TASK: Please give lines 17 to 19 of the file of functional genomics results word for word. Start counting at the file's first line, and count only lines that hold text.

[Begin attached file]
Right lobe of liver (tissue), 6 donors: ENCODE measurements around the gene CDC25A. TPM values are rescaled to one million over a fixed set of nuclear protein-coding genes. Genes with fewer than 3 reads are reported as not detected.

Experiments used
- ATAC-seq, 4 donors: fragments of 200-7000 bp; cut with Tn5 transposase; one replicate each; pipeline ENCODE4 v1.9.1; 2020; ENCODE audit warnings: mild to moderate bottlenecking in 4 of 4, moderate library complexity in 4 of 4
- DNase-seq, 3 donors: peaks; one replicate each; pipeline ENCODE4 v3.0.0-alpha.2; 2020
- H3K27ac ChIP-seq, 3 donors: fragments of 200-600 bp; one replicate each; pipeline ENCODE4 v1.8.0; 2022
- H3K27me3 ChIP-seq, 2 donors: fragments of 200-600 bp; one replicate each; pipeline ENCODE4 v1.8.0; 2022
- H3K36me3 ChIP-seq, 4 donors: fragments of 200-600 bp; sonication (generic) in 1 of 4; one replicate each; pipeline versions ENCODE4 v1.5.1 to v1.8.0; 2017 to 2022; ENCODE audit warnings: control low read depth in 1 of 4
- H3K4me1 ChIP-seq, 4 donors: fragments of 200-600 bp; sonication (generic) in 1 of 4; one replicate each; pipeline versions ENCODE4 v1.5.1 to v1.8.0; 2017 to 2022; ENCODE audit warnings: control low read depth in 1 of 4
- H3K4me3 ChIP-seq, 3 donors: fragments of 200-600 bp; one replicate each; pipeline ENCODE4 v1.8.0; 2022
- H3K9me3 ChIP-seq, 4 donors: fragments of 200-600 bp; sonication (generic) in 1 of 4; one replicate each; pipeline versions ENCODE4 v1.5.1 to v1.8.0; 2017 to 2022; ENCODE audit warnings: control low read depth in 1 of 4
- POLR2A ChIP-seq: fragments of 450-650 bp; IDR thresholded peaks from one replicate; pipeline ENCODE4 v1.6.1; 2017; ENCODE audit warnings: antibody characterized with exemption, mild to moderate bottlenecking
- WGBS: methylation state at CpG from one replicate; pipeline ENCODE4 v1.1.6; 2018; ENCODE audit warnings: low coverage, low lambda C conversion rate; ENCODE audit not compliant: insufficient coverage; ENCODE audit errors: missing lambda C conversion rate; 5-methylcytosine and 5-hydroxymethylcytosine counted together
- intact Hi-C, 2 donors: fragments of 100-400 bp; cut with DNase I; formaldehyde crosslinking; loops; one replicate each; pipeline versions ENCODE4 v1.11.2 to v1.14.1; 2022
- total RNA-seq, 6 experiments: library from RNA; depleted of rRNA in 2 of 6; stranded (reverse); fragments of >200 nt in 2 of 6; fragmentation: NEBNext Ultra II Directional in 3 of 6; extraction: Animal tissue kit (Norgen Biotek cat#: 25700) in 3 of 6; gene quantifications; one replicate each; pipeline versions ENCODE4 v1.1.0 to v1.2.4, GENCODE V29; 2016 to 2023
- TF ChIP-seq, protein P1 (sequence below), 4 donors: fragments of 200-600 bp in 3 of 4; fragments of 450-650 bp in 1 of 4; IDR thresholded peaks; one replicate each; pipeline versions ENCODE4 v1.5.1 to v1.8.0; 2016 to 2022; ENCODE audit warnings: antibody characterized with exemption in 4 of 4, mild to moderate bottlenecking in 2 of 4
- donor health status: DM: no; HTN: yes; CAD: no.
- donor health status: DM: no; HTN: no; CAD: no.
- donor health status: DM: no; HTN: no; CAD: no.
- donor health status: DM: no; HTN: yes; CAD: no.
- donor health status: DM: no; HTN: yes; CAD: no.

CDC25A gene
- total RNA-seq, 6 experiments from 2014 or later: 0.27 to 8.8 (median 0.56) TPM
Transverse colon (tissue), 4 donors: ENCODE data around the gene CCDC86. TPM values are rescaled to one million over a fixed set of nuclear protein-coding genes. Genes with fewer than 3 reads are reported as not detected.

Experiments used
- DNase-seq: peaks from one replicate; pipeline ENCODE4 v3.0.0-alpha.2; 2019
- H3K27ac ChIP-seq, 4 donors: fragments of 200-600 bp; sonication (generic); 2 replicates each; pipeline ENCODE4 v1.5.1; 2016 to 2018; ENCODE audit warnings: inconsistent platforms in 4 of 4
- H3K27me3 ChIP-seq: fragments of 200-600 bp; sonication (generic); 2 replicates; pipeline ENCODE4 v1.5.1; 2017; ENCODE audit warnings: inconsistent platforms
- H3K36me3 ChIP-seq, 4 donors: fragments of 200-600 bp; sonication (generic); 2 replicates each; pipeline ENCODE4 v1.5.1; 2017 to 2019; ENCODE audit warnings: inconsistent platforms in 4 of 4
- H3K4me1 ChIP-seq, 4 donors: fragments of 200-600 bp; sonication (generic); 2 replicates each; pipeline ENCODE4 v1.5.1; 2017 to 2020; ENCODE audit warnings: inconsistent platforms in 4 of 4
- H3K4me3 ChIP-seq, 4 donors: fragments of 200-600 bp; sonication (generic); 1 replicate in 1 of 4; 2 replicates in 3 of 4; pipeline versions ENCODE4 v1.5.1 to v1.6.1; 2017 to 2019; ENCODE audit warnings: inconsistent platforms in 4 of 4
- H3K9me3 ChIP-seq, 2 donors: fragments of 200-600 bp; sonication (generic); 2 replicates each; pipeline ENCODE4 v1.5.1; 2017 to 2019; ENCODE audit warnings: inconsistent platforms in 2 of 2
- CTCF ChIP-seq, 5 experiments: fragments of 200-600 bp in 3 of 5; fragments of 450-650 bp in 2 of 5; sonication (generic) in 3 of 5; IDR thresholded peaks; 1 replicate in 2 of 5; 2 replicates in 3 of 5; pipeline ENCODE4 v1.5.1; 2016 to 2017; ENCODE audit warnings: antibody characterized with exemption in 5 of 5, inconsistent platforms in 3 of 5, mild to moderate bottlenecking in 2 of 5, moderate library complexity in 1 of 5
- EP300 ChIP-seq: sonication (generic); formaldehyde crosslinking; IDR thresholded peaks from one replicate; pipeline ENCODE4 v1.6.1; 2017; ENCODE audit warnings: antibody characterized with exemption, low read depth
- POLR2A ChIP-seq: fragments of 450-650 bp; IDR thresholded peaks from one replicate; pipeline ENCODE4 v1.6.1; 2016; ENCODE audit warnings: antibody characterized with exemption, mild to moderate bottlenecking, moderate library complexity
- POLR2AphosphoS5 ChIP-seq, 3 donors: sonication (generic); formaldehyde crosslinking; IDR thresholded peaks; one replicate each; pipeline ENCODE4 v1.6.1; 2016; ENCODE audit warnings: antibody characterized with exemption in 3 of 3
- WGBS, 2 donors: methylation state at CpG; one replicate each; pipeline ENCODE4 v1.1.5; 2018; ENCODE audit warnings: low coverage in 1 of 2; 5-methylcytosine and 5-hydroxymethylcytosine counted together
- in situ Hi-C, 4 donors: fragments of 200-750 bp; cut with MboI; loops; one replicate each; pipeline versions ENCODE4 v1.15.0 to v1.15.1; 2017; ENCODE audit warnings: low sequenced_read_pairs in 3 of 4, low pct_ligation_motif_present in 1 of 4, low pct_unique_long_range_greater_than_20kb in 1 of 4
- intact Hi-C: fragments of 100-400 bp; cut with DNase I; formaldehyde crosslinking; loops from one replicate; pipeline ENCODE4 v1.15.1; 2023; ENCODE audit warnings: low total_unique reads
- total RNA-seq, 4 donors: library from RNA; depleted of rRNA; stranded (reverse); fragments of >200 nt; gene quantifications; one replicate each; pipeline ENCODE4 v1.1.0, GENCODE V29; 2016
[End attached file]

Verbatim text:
- donor health status: DM: no; HTN: no; CAD: no.
- donor health status: DM: no; HTN: no; CAD: no.
- donor health status: DM: no; HTN: yes; CAD: no.